Just in time for Opening Day, “Play Ball: Baseball at the DIA” Exhibition of rare baseball cards and memorabilia opens March 30

Baseball Autographed by Al Kaline and 1958 Al Kaline Topps Baseball Card. Collection of E. Powell Miller. © Topps Company Inc

DETROIT — The Detroit Institute of Arts (DIA) celebrates the great American pastime of baseball in “Play Ball: Baseball at the DIA,” on view March 30–Sept. 16. The exhibition features artworks from the DIA’s collection as well as rare baseball cards, memorabilia and collectibles from the Rochester, Michigan-based E. Powell Miller collection.

A highlight of the exhibition is a complete collection of more than 500 very rare baseball cards known as the T206 White Border Set produced in vivid color lithography and released from 1909–1911 by the American Tobacco Company. Miller’s collection is noted for its rarity and superlative condition and according to Professional Sports Authenticator is ranked third in the world. The Miller T206 collection boasts a Joe Doyle “error card” as well as the coveted and extremely rare Honus Wagner card.

Detroit Tigers 1968 World Champions ball, 1969, pen and ink on leather. Artist: George Sosnak.

The exhibition coincides with the Detroit Tigers 1968 World series championship 50th anniversary. To celebrate this great milestone in the team’s history, the DIA will feature vintage material from the Miller collection, including Tigers baseball cards, programs and other publications as well as Al Kaline’s autographed bat and memorabilia devoted to Kaline’s Corner, the section of the outfield named for him.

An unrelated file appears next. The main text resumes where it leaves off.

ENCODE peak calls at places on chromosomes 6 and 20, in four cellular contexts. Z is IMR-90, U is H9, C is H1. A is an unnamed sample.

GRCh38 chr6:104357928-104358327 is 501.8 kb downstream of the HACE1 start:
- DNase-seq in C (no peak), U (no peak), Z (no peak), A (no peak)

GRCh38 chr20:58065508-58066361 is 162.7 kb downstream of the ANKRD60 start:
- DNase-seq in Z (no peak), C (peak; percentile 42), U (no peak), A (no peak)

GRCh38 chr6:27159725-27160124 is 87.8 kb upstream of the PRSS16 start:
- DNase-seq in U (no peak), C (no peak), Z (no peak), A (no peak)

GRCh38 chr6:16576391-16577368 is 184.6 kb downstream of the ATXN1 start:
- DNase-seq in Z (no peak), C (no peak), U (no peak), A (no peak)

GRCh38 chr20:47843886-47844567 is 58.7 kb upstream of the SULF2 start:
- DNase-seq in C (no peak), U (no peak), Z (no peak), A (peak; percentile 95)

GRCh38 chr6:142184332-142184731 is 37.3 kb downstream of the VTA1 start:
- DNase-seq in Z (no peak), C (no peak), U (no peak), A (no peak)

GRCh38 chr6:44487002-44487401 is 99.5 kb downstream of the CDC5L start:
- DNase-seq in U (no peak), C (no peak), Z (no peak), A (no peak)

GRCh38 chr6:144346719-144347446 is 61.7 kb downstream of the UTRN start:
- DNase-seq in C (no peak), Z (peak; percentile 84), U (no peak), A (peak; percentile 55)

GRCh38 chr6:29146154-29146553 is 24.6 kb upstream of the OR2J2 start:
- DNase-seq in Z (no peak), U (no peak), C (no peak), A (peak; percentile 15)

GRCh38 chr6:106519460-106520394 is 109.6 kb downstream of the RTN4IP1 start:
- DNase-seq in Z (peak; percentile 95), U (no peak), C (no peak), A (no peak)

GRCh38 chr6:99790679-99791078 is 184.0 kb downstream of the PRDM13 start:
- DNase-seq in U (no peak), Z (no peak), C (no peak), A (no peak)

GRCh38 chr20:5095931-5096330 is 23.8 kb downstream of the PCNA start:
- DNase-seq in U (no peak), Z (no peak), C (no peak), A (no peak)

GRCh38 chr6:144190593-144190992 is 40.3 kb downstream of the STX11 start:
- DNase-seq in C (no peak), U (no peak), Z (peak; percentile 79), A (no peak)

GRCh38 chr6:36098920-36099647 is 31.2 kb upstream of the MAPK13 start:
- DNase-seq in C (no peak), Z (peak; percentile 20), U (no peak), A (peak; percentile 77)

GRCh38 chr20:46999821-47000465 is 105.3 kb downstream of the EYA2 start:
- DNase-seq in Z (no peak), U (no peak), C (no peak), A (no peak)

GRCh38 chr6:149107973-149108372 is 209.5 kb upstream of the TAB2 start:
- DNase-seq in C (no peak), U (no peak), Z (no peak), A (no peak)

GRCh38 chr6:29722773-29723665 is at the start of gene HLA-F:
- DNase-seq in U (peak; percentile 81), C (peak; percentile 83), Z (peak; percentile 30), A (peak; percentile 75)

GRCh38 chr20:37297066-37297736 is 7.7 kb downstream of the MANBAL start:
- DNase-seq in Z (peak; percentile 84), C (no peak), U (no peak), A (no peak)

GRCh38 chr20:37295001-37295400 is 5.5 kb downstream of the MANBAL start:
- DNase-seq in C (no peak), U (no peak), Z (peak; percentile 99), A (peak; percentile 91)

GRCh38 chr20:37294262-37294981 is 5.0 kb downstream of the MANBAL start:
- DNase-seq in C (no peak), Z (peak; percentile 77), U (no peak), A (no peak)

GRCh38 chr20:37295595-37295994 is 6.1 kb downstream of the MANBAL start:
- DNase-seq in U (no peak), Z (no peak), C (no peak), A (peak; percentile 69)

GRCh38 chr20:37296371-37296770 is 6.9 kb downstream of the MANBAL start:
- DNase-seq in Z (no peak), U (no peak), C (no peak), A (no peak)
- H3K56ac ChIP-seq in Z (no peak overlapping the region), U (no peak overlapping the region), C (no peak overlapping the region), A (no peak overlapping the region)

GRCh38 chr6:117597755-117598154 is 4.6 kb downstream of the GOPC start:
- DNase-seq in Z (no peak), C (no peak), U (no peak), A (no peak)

“In the Ancient Greek Olympic games, arts and sports shared both venue and excitement. Contests to be the best poet or the fastest runner were equally competitive and celebrated.” said Salvador Salort-Pons, DIA Director. “Like in the Olympic Games, the DIA will be a venue to celebrate the creativity of arts and sports. Families and sports fans on their way to a game will be able to discover great art featuring baseball themes and pieces of Detroit Tigers history. The DIA is more than a museum”

Two baseball-themed art works from the DIA’s collection will also be on view in the exhibition including the 1993 large-scale painting Hard Ball III by American artist Robert Moskowitz (born 1937) and a new acquisition by contemporary Guatemala-based artist Dario Escobar who will create a special installation of cut Detroit Tiger baseball bats that outline the skyline of the city.

“Play Ball: Baseball at the DIA” was organized by the Detroit Institute of Arts. Baseball cards and other related material is from the collection of E. Powell Miller. Generous support has been provided by Chevrolet.

Museum Hours and Admission 9 a.m.–4 p.m. Tuesdays–Thursdays, 9 a.m.–10 p.m. Fridays, 10 a.m.–5 p.m. Saturdays and Sundays. General admission (excludes ticketed exhibitions) is free for Wayne, Oakland and Macomb county residents and DIA members. For all others, $14 for adults, $9 for seniors ages 62+, $8 for college students, $6 for ages 6–17. For membership information, call 313-833-7971.

About the DIA:

The Detroit Institute of Arts (DIA), one of the premier art museums in the United States, is home to more than 60,000 works that comprise a multicultural survey of human creativity from ancient times through the 21st century. From the first Van Gogh painting to enter a U.S. museum (Self-Portrait, 1887), to Diego Rivera’s world-renowned Detroit Industry murals (1932–33), the DIA’s collection is known for its quality, range and depth. The DIA’s mission is to create opportunities for all visitors to find personal meaning in art.

Source: The Detroit Institute of Arts


Sponsored Stories

Sponsored Stories